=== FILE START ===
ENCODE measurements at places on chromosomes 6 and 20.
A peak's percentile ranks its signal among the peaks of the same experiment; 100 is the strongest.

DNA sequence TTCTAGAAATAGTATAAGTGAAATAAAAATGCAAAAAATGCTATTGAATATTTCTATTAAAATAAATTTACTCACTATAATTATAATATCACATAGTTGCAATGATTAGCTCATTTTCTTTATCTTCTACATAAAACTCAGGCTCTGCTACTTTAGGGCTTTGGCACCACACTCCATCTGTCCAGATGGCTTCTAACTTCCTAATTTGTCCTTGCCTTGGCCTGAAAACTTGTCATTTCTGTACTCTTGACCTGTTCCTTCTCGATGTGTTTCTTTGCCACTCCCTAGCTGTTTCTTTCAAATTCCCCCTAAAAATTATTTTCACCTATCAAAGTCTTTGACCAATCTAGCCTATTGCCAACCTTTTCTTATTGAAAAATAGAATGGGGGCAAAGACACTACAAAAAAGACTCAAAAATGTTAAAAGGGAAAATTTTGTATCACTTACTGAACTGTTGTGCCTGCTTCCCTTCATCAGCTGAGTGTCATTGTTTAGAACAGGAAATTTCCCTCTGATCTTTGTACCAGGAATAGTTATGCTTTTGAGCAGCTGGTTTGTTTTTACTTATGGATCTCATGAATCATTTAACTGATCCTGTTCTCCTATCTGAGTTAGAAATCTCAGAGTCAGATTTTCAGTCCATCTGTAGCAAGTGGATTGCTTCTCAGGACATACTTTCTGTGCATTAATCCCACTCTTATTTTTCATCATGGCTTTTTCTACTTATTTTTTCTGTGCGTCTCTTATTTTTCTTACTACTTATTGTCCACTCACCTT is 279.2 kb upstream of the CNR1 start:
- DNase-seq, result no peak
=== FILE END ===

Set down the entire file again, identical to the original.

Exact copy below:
ENCODE measurements at places on chromosomes 6 and 20.
A peak's percentile ranks its signal among the peaks of the same experiment; 100 is the strongest.

DNA sequence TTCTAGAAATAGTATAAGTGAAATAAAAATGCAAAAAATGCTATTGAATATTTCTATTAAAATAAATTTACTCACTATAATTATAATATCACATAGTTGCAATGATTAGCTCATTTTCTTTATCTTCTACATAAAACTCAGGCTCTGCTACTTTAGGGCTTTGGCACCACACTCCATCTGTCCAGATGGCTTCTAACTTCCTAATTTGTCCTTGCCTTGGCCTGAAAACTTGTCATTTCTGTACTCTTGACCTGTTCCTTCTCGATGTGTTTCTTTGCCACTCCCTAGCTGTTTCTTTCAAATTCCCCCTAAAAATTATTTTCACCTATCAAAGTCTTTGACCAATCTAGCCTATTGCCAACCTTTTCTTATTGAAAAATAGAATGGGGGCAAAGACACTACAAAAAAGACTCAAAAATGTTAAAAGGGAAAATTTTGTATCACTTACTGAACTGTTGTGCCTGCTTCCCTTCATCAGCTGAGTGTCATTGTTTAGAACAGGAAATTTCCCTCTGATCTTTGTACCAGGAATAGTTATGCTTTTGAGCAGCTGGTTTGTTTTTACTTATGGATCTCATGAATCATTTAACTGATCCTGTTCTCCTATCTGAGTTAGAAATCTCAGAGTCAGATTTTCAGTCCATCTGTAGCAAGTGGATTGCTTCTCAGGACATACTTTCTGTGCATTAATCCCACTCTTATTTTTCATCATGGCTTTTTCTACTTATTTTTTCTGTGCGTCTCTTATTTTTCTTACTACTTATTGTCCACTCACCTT is 279.2 kb upstream of the CNR1 start:
- DNase-seq, result no peak